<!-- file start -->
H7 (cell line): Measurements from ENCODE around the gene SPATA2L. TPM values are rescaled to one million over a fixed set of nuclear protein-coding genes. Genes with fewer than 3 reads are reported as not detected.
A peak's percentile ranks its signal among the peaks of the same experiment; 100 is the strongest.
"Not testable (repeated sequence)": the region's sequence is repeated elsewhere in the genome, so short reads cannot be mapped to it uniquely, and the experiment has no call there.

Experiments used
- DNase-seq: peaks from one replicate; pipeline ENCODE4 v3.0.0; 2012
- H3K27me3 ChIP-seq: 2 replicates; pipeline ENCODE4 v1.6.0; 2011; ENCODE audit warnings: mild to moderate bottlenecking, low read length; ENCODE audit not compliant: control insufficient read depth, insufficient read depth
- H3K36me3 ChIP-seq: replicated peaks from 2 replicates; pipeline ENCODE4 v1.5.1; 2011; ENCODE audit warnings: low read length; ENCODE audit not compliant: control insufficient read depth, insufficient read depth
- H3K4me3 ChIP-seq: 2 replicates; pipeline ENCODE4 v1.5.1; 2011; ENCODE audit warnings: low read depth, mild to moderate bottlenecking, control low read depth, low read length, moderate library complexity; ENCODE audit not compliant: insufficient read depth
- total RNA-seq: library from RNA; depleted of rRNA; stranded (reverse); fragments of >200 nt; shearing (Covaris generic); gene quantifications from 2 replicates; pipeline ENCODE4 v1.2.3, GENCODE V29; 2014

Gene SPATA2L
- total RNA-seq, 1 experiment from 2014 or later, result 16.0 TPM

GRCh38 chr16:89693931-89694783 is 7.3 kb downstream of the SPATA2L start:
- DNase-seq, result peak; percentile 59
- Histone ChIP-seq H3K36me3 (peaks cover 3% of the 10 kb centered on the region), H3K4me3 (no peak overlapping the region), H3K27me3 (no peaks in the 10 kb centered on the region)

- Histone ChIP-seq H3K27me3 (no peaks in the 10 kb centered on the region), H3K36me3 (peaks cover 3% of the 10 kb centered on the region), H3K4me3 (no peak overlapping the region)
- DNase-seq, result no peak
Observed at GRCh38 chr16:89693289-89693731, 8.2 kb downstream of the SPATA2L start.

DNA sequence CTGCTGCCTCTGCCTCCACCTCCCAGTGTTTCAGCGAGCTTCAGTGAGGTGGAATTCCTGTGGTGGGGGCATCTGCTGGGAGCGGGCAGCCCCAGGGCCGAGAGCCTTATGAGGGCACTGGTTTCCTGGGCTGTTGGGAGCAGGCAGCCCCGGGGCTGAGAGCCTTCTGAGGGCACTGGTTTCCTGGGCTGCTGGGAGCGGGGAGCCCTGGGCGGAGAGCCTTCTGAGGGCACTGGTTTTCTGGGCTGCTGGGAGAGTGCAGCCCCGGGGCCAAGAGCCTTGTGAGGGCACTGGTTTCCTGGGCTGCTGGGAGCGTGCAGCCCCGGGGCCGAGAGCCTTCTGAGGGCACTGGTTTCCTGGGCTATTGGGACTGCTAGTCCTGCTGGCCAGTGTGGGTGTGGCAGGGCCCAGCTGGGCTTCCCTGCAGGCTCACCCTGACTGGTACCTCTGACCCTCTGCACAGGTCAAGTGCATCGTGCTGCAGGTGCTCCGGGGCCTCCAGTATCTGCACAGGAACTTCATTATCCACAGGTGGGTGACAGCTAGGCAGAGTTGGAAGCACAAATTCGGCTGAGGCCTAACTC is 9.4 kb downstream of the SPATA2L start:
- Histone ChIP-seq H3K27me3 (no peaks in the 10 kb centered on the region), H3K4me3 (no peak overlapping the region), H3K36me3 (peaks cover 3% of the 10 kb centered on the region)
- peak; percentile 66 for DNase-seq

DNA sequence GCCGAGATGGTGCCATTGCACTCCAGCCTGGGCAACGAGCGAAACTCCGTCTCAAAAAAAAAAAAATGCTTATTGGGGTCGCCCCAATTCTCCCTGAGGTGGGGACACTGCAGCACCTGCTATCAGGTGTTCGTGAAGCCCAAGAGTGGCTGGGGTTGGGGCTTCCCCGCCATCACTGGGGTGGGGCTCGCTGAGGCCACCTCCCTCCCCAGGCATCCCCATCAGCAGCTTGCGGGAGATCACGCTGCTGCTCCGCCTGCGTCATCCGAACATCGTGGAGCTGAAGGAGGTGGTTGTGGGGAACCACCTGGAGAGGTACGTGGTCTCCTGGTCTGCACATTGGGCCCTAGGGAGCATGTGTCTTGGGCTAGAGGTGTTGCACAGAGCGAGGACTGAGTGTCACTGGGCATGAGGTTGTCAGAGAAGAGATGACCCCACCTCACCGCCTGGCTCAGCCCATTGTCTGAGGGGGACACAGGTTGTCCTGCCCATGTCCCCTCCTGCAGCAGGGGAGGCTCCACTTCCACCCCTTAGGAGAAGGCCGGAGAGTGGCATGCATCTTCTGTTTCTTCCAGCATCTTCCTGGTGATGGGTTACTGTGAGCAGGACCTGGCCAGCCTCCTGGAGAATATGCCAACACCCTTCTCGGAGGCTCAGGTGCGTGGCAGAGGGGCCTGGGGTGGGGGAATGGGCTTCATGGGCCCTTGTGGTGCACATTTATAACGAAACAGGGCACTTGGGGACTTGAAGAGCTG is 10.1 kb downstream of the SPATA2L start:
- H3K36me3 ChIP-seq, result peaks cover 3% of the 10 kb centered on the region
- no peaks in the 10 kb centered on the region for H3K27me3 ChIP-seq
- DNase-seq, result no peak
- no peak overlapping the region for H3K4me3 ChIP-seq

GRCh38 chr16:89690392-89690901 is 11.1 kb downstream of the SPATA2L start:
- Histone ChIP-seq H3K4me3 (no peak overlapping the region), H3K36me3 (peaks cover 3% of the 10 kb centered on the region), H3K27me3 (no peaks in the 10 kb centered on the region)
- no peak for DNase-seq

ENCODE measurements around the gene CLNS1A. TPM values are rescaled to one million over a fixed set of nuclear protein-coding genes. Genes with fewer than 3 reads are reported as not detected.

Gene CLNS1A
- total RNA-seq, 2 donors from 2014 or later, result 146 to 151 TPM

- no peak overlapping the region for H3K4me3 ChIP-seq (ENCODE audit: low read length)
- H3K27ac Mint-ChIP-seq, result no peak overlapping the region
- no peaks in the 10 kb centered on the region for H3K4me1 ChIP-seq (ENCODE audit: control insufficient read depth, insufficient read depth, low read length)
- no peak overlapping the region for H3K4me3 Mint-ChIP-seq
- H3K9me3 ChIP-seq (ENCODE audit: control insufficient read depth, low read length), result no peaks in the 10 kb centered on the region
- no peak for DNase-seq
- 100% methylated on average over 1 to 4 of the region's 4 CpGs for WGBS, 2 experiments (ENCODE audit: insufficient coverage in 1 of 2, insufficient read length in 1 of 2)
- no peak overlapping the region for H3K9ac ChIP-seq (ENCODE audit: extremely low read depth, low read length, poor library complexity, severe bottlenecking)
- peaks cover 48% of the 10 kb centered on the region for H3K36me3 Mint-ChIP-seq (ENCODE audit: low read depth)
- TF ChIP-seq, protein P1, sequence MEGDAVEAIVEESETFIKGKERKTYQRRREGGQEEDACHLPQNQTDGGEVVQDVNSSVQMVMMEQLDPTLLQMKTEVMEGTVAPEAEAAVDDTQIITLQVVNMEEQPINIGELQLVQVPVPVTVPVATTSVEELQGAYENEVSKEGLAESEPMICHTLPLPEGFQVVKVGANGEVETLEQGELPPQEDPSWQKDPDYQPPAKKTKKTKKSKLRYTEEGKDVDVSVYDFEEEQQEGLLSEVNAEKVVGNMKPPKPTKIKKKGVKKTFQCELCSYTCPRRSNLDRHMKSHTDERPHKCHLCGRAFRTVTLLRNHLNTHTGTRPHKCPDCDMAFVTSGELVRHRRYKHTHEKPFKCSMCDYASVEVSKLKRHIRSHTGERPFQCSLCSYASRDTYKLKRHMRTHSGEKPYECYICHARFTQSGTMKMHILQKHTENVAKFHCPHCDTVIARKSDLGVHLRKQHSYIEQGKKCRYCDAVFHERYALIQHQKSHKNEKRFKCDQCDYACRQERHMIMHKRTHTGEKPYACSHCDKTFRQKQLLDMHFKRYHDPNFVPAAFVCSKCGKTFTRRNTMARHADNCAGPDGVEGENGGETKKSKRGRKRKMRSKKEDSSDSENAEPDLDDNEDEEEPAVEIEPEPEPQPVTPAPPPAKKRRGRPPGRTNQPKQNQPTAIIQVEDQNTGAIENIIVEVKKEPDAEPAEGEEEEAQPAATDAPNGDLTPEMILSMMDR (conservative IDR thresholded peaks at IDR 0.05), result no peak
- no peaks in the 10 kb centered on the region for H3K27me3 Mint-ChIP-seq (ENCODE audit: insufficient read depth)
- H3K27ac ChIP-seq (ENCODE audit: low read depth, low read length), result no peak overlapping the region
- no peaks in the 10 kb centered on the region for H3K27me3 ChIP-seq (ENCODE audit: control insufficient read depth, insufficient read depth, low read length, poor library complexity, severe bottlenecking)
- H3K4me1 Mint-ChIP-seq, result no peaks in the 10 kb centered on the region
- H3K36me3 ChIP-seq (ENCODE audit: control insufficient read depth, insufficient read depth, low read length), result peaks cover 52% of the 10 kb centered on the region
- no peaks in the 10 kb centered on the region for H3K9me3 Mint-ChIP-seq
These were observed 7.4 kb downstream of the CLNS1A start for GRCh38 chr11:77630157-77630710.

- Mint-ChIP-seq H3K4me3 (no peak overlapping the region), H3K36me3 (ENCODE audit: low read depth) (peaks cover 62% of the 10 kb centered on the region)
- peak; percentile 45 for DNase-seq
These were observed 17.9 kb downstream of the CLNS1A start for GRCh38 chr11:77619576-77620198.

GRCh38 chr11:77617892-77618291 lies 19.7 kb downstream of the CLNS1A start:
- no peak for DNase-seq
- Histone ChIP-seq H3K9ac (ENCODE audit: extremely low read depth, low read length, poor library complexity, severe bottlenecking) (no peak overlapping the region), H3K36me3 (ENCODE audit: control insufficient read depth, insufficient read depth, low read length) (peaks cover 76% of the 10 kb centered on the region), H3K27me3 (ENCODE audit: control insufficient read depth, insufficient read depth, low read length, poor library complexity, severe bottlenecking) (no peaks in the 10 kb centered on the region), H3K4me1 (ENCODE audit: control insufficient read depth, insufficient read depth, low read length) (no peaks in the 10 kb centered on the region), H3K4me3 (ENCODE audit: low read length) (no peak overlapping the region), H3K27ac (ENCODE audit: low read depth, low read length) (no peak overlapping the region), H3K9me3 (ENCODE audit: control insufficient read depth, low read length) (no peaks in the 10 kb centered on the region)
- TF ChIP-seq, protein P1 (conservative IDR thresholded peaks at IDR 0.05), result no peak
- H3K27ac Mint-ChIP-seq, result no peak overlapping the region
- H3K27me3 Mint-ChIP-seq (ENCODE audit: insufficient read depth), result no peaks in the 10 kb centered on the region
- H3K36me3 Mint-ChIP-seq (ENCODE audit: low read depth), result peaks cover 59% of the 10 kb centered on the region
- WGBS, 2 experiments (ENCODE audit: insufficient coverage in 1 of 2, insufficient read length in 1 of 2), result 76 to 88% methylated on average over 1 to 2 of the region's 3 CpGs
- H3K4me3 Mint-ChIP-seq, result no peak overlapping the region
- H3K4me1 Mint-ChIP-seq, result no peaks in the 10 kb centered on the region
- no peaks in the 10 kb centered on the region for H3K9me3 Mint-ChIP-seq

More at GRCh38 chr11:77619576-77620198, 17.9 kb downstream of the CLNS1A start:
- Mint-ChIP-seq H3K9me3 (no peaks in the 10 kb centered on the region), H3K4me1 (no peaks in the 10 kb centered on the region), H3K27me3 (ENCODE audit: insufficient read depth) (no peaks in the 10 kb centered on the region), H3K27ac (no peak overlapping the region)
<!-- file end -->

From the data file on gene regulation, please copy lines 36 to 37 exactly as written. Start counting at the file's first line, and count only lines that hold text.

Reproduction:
- H3K9me3 ChIP-seq (ENCODE audit: control insufficient read depth, low read length), result no peaks in the 10 kb centered on the region
- no peak for DNase-seq